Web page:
Tom Wass, also around thirty-five, was a different cup of tea, if that is the right expression. He was born at Sutton-in-Ashfield, where practically every baby born had the chance of growing up a famous cricketer. As Lascelles Hall was to Yorkshire cricketers, so Sutton-in-Ashfield was a nursery, not only for Notts. men, but for cricketers everywhere.

It would have been possible to raise a formidable team of Sutton-in-Ashfield exiles scattered round the counties and, in fact, an ill-natured joke in the form of a satirical greeting card, which suggested that Sutton-in-Ashfield merely existed to be raided for players, almost caused an embittered quarrel between Notts. and Lancashire.

Tom Wass was a character. There has been in every age a fast bowler who was a rough diamond and this phenomenon is more frequently found in the north where they suspect the genuineness of their diamonds unless they are rough. His forthright comments were quoted with shocked glee round the dressing-rooms. Once when Gloucestershire score nearly 700 against his side, he exclaimed: "If they'd only turn this flamin' wicket upside down, I''em."

Tom was a grand bowler. That year he had taken six for 3 against M.C.C. at Lord's and twice in his career he took 16 wickets in a day. On the other hand, he was neither a master-batsman nor a hawk-eyed fielder and Wisden, in one of its classic understatements, says that "when an easy catch goes his way the batsman has a feeling of hopefulness..."

Once when playing at The Oval, he arrived at the gate, accompanied by his wife, and was told by the attendant that the lady could not be admitted free. "Right," said Tom, "if this so-and-so don't come in, then this so-and-so" -- he thumped his chest -- "don't play neither!" Take him for all in all, he was a cricketing character of the old school and a main reason for Nottinghamshire's well deserved victory.

Besides their two master bowlers, they had enough batting to overhaul any score the enemy might put up without being top-heavy. John Gunn, who played for England half a dozen times and his brother, George, that wayward genius, whose playing life was to last 30 years and bring him 35,000 runs, headed the batting along with their captain, A.O. Jones, a forceful leader, an entertaining bat and one of the best three slip-fielders in the country, the other two being Braund and Tunnicliffe. The all-round fielding had no superior among the counties with the skipper at slip, John Gunn at cover, and Hardstaff (old Joe, father of the more brilliant young Joe) in the deep.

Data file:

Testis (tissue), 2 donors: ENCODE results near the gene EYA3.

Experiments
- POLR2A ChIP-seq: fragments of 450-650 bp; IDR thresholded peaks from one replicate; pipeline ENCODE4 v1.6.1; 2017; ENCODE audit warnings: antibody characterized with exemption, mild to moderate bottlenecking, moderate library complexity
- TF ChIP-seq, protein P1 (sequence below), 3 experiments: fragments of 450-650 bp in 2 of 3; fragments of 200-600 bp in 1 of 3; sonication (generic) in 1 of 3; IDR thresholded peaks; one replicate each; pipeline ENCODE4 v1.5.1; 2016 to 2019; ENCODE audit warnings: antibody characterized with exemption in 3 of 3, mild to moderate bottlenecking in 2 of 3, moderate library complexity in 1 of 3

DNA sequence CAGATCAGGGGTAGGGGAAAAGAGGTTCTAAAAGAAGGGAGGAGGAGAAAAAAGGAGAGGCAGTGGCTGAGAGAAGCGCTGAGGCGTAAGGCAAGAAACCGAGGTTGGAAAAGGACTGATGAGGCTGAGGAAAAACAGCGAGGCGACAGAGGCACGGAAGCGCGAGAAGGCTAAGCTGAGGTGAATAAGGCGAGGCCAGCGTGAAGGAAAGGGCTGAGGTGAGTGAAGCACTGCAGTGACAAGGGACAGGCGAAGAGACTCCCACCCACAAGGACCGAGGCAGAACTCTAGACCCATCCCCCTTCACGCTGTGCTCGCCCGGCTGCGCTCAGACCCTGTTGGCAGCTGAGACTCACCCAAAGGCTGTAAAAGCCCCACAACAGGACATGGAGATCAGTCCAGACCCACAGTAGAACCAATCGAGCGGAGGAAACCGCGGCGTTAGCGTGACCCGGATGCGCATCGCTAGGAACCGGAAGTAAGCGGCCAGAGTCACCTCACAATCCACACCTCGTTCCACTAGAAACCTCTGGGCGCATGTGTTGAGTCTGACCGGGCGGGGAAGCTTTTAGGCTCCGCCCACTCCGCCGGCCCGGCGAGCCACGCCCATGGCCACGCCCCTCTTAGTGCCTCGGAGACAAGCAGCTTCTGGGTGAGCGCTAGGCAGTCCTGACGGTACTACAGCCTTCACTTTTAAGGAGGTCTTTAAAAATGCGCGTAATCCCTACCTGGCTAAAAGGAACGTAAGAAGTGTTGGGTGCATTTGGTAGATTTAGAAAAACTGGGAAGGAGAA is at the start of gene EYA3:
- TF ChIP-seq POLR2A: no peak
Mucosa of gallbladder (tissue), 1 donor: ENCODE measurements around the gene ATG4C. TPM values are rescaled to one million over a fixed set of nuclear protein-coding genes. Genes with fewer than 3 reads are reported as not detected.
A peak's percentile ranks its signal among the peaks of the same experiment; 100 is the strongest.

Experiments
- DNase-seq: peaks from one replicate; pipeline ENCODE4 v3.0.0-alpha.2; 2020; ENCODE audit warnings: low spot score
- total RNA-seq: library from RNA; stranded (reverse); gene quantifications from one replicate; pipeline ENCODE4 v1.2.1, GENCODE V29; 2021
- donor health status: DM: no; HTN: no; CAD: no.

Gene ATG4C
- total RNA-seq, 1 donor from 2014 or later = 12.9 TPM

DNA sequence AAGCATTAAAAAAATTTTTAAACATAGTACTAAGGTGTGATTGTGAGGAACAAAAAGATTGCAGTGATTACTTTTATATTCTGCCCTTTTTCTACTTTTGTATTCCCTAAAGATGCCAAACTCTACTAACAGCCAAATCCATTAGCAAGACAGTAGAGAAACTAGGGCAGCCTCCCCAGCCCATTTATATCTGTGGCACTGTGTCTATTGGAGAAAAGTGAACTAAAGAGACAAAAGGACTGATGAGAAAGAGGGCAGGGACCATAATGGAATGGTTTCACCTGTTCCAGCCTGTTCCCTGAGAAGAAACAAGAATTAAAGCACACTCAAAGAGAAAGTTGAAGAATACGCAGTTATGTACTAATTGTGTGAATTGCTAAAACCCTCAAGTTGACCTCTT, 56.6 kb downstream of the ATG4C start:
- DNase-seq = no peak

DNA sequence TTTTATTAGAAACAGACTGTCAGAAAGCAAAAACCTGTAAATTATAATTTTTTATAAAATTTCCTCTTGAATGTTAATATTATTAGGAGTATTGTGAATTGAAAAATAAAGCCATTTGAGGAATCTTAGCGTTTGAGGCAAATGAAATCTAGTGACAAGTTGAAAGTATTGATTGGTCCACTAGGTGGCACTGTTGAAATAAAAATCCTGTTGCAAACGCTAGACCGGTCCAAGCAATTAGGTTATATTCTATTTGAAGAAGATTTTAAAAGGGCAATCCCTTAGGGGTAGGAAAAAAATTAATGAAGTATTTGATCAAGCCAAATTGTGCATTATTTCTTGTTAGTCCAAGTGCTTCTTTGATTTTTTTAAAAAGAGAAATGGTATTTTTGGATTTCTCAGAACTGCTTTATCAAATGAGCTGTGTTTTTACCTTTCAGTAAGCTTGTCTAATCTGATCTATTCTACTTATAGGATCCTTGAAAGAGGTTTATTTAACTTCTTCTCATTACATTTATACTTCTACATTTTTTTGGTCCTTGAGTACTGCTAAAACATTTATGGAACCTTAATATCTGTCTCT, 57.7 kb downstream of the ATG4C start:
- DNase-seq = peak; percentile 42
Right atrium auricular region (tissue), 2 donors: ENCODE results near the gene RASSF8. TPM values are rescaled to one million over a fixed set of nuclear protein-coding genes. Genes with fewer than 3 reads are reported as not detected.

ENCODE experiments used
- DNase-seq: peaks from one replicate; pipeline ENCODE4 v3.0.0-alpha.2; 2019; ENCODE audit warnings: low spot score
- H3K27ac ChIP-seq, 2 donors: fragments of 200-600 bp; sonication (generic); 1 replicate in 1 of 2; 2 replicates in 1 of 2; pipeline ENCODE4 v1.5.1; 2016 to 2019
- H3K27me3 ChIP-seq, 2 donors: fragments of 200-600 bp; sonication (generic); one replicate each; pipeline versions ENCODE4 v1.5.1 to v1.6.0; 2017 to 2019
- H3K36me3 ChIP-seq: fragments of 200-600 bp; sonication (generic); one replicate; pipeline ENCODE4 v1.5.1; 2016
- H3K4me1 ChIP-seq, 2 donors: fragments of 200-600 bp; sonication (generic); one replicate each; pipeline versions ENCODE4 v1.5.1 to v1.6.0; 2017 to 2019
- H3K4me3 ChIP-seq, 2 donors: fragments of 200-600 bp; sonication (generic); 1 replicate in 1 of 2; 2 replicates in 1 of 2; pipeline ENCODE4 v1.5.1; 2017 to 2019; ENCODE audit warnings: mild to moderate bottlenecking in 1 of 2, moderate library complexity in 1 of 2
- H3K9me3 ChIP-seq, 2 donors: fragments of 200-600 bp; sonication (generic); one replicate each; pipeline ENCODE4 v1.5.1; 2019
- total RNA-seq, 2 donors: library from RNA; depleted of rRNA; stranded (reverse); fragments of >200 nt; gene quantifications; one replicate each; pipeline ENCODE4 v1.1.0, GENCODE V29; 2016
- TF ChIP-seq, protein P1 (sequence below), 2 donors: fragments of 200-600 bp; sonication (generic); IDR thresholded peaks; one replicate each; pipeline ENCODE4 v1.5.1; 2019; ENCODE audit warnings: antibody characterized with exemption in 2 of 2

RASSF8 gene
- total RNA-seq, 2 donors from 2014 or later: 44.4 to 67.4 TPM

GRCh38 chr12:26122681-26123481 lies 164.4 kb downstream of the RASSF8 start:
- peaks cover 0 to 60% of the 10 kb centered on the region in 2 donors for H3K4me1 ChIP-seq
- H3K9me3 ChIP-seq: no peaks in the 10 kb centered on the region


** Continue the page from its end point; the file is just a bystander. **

Four members of this businesslike eleven, George Gunn, Jack Gunn, Hardstaff and Jones, who captained M.C.C.'s 1907-08 team in Australia, were to have 38 England caps between them. One was to wait another four years for his one crowded hour of glory. His name was Edward Alletson.

Their secret was team-work, in the sense that in match after match they were able to put the same eleven into the field and their only serious setback occurred when Oates, their wicket-keeper, who had injured a hand, was replaced (for two matches only) by a capable deputy.

Remember, we were still in the Golden Age, which, when you think of Hallam and Wass and consider the figures of Haigh, whose average was only a decimal point above Hallam's, Hirst (188 wickets), Blythe (183), Tarrant (177) and Dennett (201), was, that year at any rate, a golden age of bowling.

Yet there were classic batsmen in every county. Worcestershire, who shared second place with Yorkshire, had three members of the famous Foster family; H.K., G.N. and R.E. England's Test captain for the season; Surrey had Hayward, Hobbs, and Hayes (who scored nearly 2,000 runs), just as Lancashire had MacLaren, Spooner and Johnnie Tyldesley.

Kent, who had splendidly headed the table the year before, had a poor season, in spite of the fine bowling of Blythe and Fielder, mainly owing to an accident to K.L. Hutchings; this came from a terrific blow on the hand from J.J. Kotze, which kept him from the crease for five vital weeks.

You could go right down the county table and find players of England quality: Sussex, thirteenth, had C.B. Fry, head of the first class (and Test) averages and George Cox (senior), who took 164 wickets, while Derbyshire, the bottom county, provided in the sterling Joe Humphries, a wicket-keeper for the M.C.C.'s Australian tour. Gloucestershire, parked somewhere near the top of the table's bottom half, had the most exciting batsman in England, probably the most exciting in the game's history.

We know broadly who have impressed us with their soundness, their artistry, their elegance, or, possibly, with their combination of the excellences. But excitement? Bradman, obviously, but who to-day excites? The last England batsman to set the pulses wildly beating was E.R. Dexter. Colin Milburn excites hopes of excitement and I should hate to miss Roy Marshall when in town. There are others -- Sobers, Kanhai, Graeme Pollock, Majid -- who are exciting enough, but they are not for us every day.

In 1907 there was no argument. The most exciting batsman in the world was G.L. Jessop, captain of Gloucestershire. I had never see him till that year, but his reputation, even among Yorkshire schoolboys, was stupendous. He had on our own ground, ten years before, hit 43 out of 54 before lunch and then, off another eight overs, taken another 58 out of 64 in a further 19 minutes.

My step-Uncle Walter, who had seen every ball of this innings, recalled it as magnificent, but as also a kind of impiety, like brawling in church, because the outrage was committed against such eminent bowlers as George Hirst, Ted Wainwright, F. W. Milligan and (how dare he?) F. S. Jackson.